The tibialis posterior (TP) muscle is the main dynamic stabilizer of the medial longitudinal arch and is critical to normal foot function during gait.1–5 It is located in the deep posterior compartment of the lower limb along with the posterior tibial artery and vein and the tibial nerve. The muscle becomes a tendon in the distal third of the leg. The tendon passes posterior to the medial malleolus where it is held in place by the flexor retinaculum.5 By virtue of its position posterior to the axis of the talocrural joint and medial to the subtalar joint, the tibialis posterior muscle is responsible for plantarflexion and inversion and helps to create a rigid lever by locking the hindfoot for efficient push-off at terminal stance.1,2,4,6
Several factors can lead to overuse and degeneration of the tendon. The TP is constantly resisting arch flattening effects of the triceps surae.3 Shortening of the triceps surae can lead to excessive eversion during stance phases of gait.7 When the hindfoot is in an everted position in the late stance phase of gait, the midfoot complex is unlocked. This position can place excessive forces through stretching of the static structures that support the medial longitudinal arch such as the plantar ligaments.4 As these static structures begin to lose integrity, the load on the posterior tibialis muscle increases to compensate for the soft tissue laxity. Over time, decreased support from the posterior tibialis muscle can result in flat foot deformity.3 Therefore, the TP is an important muscle to consider clinically when creating a therapy management plan for individuals with foot and ankle pathology.
Dry needling is an invasive procedure in which a solid filament needle is inserted into muscles in an attempt to reduce pain and normalize muscle function.8,9 Dry needling has been shown to be a valuable clinical adjunct to the management of individuals with a variety of lower extremity conditions.10–16 Although dry needling may be effective for individuals with lower extremity injuries, it is important to recognize that, although rare, significant complications may result from needling intervention.17 In the largest study to date documenting adverse events after dry needling, Brady et al.18 reported that approximately 8% of patients exhibited bleeding, 5% exhibited bruising, and 0.01% reported lasting numbness after dry needling. A recent case study specifically described a radial nerve injury resulting in wrist drop following a dry needling session to the lateral aspect of the upper arm around the distal third of the humerus, which had yet to resolve.19 Although vascular injuries appear to be fairly common after dry needling, no serious adverse consequences have been reported. Nerve injuries after dry needling appear to be rare, but may cause lasting effects and create substantial disability.
Due to the location in the deep posterior compartment, determining accurate placement of a needle into the TP muscle is difficult to confirm. In addition, reliably avoiding the posterior tibial artery and vein and the tibial nerve may be challenging due to their proximity to the TP muscle. Diagnostic ultrasound imaging has been shown to reliably measure the thickness of tibialis posterior muscle and identify muscle contraction.20 Ultrasound has been utilized in previous studies to confirm needle placement, but not of the TP muscle.21–23 Therefore, given the clinical relevance of the TP muscle for normal foot and ankle function, the purpose of this study was to assess the accuracy of needle placement in the TP muscle and determine the needle placement in relation to the neurovascular structures located within the deep compartment.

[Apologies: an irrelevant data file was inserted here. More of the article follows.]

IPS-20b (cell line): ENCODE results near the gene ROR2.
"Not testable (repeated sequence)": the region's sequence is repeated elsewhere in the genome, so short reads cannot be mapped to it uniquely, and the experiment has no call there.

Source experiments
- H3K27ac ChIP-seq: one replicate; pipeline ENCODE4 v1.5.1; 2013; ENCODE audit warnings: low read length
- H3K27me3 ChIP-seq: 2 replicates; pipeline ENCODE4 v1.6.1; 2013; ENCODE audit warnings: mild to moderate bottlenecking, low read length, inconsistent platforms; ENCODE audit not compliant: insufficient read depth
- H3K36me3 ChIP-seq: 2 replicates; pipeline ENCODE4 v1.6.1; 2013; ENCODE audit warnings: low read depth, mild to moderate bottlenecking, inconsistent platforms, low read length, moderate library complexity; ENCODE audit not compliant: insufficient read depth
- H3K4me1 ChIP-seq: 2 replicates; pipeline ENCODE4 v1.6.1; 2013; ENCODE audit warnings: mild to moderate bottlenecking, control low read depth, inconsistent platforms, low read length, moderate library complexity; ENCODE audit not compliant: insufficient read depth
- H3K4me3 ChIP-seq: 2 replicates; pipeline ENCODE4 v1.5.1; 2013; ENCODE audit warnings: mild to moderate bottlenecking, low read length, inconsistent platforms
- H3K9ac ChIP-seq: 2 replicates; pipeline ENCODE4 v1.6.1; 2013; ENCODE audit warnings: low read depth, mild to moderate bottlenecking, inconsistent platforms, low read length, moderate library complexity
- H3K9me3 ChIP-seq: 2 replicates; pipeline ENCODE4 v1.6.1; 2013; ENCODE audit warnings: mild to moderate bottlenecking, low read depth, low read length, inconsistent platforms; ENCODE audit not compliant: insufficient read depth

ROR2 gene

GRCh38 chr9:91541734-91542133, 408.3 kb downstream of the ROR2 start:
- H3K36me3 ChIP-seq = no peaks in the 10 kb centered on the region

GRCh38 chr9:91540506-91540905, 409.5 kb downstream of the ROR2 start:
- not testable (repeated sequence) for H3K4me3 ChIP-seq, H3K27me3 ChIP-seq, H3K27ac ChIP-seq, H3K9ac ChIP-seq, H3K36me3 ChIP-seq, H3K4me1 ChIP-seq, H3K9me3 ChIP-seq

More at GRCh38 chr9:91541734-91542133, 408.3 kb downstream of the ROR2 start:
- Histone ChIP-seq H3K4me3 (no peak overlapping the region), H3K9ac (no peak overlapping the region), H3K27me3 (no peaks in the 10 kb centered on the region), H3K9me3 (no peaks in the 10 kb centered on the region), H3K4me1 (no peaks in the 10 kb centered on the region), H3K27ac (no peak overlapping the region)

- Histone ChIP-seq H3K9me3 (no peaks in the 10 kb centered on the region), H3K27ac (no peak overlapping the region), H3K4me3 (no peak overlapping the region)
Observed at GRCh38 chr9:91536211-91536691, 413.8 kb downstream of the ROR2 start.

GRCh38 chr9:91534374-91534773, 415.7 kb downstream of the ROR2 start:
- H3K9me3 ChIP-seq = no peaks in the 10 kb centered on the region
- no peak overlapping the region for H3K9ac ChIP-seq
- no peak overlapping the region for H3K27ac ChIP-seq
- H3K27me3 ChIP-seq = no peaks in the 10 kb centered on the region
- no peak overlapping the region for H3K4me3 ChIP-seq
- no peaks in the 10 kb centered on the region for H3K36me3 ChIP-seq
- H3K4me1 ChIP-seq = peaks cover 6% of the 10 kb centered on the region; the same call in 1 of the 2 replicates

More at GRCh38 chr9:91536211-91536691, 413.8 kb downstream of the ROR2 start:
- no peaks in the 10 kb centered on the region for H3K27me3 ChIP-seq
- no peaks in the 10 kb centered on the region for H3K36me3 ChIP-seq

This study was approved by the Human Research Ethics Committee of Regis University and was performed in accordance with the Declaration of Helsinki. Twenty healthy participants signed an informed consent prior to their inclusion in the study. Participants were excluded if they had operative treatment of their lower extremity within the past 3 months, had received dry needling within the past 30 days, were pregnant, had a history of systemic disorders in which dry needling would be contraindicated (bleeding disorders or current anticoagulant medication use), or were immunocompromised. This population was a sample of convenience and participants were recruited by word of mouth. Individuals’ height and weight were documented.
Dry Needling procedure
Dry needling was performed in routine clinical fashion without ultrasound guidance. Filament placement was initially estimated consistent to clinical practice, and then the distance from the medial joint line was measured and recorded. Sterile stainless-steel needles with a plastic cylindrical guide, 50mm or 60 mm in length and .30 mm caliber were used. The length of needle selected for the procedure was based on the size of the individual’s leg. A “clean technique” was utilized which included hand washing, sterile latex-free gloves, and cleaning the skin with alcohol prior to needle insertion. The participant was positioned in a right side-lying position for the procedure, and the right posterior tibialis was needled in all individuals. The tibia was measured from the medial joint line to the tip of the medial malleolus and the needle placement occurred between approximately 30-50% of the tibial length measured from the medial joint line. This is consistent with previous research assessing reliability of ultrasound imaging of the tibialis posterior muscle.20 In addition, this range was selected to target more of the muscle belly of the tibialis posterior given the muscle transitions to tendon more distally in the deep posterior compartment. Due to the location of the TP muscle within the deep posterior compartment and the inability to directly palpate the muscle, the needle approach and insertion was based on anatomical aspects. The neurovascular bundle lies posteriorly within the deep posterior compartment and therefore, the needle was inserted parallel to the border of the tibia from a medial to lateral direction avoiding a posterior angulation (Figure 1).